Volunteers prepare for Isaac response

Slow-moving hurricane is expected to cause widespread flooding as it moves inland

BY VICKI BARNES | August 28, 2012

As Hurricane Isaac reached the northern Gulf Coast Tuesday night, following nearly the same path that Hurricane Katrina followed seven years ago, volunteer organizations are better prepared to meet the needs of residents in Louisiana and Mississippi who are once again in the path of the storm.

Slow-moving Isaac made landfall as a Category 2 storm, but the predicted storm surges of six to 12 feet and heavy rain is expected to cause flooding. Members of the national Voluntary Organizations Active in Disaster (VOAD) groups are coordinating their efforts and are preparing with their partners to move in after the storm hits and they are given the go ahead to begin helping.

VOAD organizers said they are already working in south Florida, especially in the Palm Beach area, to assess the damage and help those who were affected by the storm. They had expected more damage on the west coast with Isaac moving through the Gulf of Mexico, but winds reached around the state pushing up storm surge and damaging winds.

Kathy Broyard, chair of Florida’s VOAD chapter, said changes in plans had to be made, but they are now in place.

“There will be flooding in the Panhandle from the storm surge,” she aid, “but we found the east side of the state has more damage than the west. We are doing damage assessment there right now and we’re preparing to go into the Panhandle after the storm moves through.”

Twanda Lewis Senior Program Officer for the Louisiana VOAD, reports that the state Emergency Operations Center went into action early Monday and they are working together to make sure residents are alerted to the storms progress and that volunteers can get where they need to be when it is safe to do so. She said they are expecting to be in action on Thursday after landfall.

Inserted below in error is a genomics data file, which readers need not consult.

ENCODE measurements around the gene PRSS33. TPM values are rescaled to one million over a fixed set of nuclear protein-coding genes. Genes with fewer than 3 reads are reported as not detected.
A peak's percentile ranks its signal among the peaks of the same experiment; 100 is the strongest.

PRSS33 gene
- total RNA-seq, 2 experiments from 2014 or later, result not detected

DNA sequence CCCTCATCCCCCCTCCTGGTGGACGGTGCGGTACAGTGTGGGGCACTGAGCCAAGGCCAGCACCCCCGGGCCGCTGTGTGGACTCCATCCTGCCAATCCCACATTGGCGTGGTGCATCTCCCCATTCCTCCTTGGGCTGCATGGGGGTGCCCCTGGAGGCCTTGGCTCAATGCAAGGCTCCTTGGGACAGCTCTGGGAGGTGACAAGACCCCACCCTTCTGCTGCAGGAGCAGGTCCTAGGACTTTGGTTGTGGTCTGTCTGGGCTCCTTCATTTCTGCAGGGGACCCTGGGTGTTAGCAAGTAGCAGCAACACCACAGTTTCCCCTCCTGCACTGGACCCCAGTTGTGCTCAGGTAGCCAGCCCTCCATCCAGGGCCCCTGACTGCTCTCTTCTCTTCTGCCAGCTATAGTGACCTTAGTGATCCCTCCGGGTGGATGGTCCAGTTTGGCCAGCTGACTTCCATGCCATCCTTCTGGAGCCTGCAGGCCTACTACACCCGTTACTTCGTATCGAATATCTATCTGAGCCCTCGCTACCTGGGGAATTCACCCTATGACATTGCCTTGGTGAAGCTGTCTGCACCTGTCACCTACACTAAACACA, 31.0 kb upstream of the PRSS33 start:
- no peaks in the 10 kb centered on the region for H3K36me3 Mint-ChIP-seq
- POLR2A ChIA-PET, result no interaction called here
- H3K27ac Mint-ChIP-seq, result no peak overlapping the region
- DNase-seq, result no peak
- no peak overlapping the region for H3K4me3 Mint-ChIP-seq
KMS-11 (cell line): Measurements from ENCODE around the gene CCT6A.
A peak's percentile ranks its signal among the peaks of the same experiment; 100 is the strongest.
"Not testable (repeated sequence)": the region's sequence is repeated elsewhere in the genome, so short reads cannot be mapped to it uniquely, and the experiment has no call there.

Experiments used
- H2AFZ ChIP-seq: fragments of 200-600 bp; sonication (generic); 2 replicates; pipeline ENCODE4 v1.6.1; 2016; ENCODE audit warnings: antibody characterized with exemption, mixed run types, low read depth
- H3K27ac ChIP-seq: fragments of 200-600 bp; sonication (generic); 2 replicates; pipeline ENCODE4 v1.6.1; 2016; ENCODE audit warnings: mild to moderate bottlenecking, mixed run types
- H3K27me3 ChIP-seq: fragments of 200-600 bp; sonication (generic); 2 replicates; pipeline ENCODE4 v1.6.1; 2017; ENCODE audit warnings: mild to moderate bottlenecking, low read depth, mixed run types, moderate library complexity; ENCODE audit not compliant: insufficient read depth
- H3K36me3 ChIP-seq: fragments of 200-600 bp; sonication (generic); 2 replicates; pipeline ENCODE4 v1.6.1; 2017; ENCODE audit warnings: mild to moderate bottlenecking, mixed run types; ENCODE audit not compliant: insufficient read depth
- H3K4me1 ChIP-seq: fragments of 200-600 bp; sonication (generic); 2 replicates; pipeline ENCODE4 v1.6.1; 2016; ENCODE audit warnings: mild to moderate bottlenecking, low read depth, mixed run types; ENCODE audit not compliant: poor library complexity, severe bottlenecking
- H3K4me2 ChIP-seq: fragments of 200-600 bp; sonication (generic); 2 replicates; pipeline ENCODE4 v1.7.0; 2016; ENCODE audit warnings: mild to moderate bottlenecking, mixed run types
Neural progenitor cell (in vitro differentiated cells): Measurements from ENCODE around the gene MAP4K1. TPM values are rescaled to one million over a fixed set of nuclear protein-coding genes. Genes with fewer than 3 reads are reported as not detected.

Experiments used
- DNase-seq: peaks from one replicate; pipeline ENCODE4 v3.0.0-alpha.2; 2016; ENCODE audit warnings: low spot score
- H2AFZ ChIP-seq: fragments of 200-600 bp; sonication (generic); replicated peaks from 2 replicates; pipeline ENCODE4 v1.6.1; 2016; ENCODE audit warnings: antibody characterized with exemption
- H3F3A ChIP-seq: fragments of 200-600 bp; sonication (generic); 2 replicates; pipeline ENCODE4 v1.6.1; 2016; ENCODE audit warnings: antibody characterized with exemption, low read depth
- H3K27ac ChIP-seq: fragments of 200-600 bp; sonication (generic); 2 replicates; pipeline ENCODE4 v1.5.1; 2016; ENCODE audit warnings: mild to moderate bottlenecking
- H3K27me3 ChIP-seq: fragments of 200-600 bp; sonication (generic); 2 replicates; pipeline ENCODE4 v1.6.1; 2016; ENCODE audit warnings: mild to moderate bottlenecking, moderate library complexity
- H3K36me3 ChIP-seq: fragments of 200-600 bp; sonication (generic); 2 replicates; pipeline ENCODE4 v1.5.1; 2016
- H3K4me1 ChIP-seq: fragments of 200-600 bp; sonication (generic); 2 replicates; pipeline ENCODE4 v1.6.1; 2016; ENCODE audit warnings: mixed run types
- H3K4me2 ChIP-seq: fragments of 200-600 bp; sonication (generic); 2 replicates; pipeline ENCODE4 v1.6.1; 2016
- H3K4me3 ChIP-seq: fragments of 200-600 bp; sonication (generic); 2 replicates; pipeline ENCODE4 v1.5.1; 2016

Currently, there are 13 American Red Cross shelters, three mega-shelters manned by various organizations and small shelters operated by some of the parishes, which are already open and serving clients. After the storm makes landfall, that number could change, based on need.

Kevin King, executive director of Mennonite Disaster Service (MDS) said he has volunteers who are assembling in Alabama and Mississippi, “just waiting” for the call to move in. MDS has trained “early response teams” and other volunteers on alert in the area.

He noted that they will probably move first into the Plaquemines Parish where they helped rebuild houses after Katrina.

Jody Gettys, director of US Disaster Relief for Operation Blessings International, said her organization, like many others is just waiting for the “all clear” to move in and begin helping residents and other responders. Her volunteers are currently assembling about two hours north of New Orleans in Hattiesburg MS, close but at a safe distance from landfall.

She said they are prepared to serve up to 2000 meals a day and will provide things such as tarps to cover roofs and a shower trailer for those who need to wash up.

“We’ll be there to provide whatever we can to those in need,” she said. “That’s what our volunteers do.”

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